Friday 2 November 2012
Professor Alan Ashworth, chief executive of The Institute of Cancer Research, London, comments on the announcement that vemurafenib (Zelboraf) has been recommended by NICE for NHS patients with advanced malignant melanoma and a mutated BRAF gene.
Research at The Institute of Cancer Research (ICR) underpinned the development of Zelboraf, after we found the mutated BRAF gene drives cancer progression in malignant melanoma. Zelboraf has been designed to block this cancer-causing form of the BRAF gene and clinical trials led in the UK by the ICR’s partner hospital, The Royal Marsden NHS Foundation Trust, showed it could extend life for patients with the BRAF gene mutation.
Professor Ashworth said: “We are delighted that Zelboraf, which The Institute of Cancer Research helped to make possible, is now to become available on the NHS. It represents a great stride forward in the treatment of advanced malignant melanoma, and is a brilliant example of what new-generation targeted cancer therapies can achieve.
“Zelboraf validates the importance of research into the fundamental causes of cancer, since it works by blocking a very specific mutant molecule that fuels the growth and spread of melanomas. It can take time to move research from the laboratory into the clinic, but Zelboraf today becomes the latest in a string of targeted cancer therapies that will deliver real benefits for NHS patients.”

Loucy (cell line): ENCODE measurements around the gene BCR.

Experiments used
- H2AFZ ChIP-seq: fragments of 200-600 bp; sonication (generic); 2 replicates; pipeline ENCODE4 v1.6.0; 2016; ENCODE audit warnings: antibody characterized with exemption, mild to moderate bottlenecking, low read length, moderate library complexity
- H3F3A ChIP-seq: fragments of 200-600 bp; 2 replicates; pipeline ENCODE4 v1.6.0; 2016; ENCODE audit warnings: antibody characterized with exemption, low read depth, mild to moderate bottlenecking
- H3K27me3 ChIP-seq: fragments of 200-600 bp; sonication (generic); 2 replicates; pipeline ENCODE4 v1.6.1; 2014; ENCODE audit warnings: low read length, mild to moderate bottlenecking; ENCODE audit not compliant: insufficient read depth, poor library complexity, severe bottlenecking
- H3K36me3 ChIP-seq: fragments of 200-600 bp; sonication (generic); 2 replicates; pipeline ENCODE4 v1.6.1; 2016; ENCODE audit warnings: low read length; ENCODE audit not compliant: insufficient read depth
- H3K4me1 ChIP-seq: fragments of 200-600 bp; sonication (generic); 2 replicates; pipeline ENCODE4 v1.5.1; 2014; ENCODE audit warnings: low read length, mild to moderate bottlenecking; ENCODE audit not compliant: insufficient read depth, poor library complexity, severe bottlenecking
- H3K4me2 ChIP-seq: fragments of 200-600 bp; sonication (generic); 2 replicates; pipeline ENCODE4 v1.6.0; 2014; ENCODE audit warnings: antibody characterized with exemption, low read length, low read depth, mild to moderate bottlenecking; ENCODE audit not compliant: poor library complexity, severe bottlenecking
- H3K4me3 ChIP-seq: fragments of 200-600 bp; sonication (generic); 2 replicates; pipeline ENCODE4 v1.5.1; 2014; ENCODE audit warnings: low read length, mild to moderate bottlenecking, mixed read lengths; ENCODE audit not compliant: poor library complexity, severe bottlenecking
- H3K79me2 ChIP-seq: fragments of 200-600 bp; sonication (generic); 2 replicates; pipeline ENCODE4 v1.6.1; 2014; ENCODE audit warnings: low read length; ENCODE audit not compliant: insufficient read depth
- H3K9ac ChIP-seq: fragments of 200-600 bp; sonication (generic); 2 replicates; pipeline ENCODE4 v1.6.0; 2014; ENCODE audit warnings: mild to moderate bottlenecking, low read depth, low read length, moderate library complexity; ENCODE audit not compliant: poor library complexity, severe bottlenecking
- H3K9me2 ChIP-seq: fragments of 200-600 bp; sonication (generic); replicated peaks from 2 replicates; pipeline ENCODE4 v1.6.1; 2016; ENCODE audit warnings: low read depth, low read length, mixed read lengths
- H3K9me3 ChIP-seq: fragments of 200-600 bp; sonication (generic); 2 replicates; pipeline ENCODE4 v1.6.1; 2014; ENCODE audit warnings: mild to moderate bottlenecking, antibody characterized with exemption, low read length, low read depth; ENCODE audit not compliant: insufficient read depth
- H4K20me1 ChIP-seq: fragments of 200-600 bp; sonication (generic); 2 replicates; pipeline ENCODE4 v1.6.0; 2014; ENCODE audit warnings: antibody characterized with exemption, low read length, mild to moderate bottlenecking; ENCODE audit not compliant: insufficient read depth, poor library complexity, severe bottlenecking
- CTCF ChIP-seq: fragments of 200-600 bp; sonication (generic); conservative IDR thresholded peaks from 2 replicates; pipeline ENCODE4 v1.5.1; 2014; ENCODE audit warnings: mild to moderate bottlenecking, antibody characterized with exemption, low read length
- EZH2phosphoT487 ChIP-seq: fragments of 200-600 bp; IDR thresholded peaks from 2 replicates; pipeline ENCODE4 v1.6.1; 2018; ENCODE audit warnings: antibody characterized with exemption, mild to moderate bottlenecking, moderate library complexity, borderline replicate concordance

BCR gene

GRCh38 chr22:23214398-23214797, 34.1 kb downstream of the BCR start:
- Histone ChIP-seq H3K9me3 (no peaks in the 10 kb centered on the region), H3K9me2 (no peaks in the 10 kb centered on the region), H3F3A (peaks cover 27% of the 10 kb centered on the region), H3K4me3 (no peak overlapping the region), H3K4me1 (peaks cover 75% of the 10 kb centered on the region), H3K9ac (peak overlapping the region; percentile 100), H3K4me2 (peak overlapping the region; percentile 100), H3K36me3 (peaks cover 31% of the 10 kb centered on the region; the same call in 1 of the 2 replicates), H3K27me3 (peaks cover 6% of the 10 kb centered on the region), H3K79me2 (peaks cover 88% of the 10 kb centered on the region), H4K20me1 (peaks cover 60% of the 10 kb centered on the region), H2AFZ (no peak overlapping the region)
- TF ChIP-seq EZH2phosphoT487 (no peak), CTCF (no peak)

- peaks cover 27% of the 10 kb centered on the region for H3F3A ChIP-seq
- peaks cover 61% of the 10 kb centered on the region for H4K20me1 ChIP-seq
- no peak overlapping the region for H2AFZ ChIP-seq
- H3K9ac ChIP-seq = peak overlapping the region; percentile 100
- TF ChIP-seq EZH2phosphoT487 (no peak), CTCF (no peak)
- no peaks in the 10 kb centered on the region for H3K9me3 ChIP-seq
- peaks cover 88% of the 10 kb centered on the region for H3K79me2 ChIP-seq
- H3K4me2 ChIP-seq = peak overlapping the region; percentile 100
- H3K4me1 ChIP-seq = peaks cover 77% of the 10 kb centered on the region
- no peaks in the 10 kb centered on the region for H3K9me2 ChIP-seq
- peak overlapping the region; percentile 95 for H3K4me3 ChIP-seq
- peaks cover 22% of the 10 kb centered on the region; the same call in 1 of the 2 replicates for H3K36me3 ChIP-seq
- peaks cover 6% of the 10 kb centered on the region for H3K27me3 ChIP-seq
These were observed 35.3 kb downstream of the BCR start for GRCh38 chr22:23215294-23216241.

Media Contact: Communications Manager Tatjana Trposka on 020 7153 5312.
Notes to Editors:
The Institute of Cancer Research, London, is one of the world’s most influential cancer research institutes.
Scientists and clinicians at The Institute of Cancer Research (ICR) are working every day to make a real impact on cancer patients’ lives. Through its unique partnership with The Royal Marsden Hospital and ‘bench-to-bedside’ approach, the ICR is able to create and deliver results in a way that other institutions cannot. Together the two organisations are rated in the top four cancer centres globally.
The ICR has an outstanding record of achievement dating back more than 100 years. It provided the first convincing evidence that DNA damage is the basic cause of cancer, laying the foundation for the now universally accepted idea that cancer is a genetic disease. Today it leads the world at isolating cancer-related genes and discovering new targeted drugs for personalised cancer treatment.
As a college of the University of London, the ICR provides postgraduate higher education of international distinction. It has charitable status and relies on support from partner organisations, charities and the general public.
The ICR’s mission is to make the discoveries that defeat cancer. For more information visit www.icr.ac.uk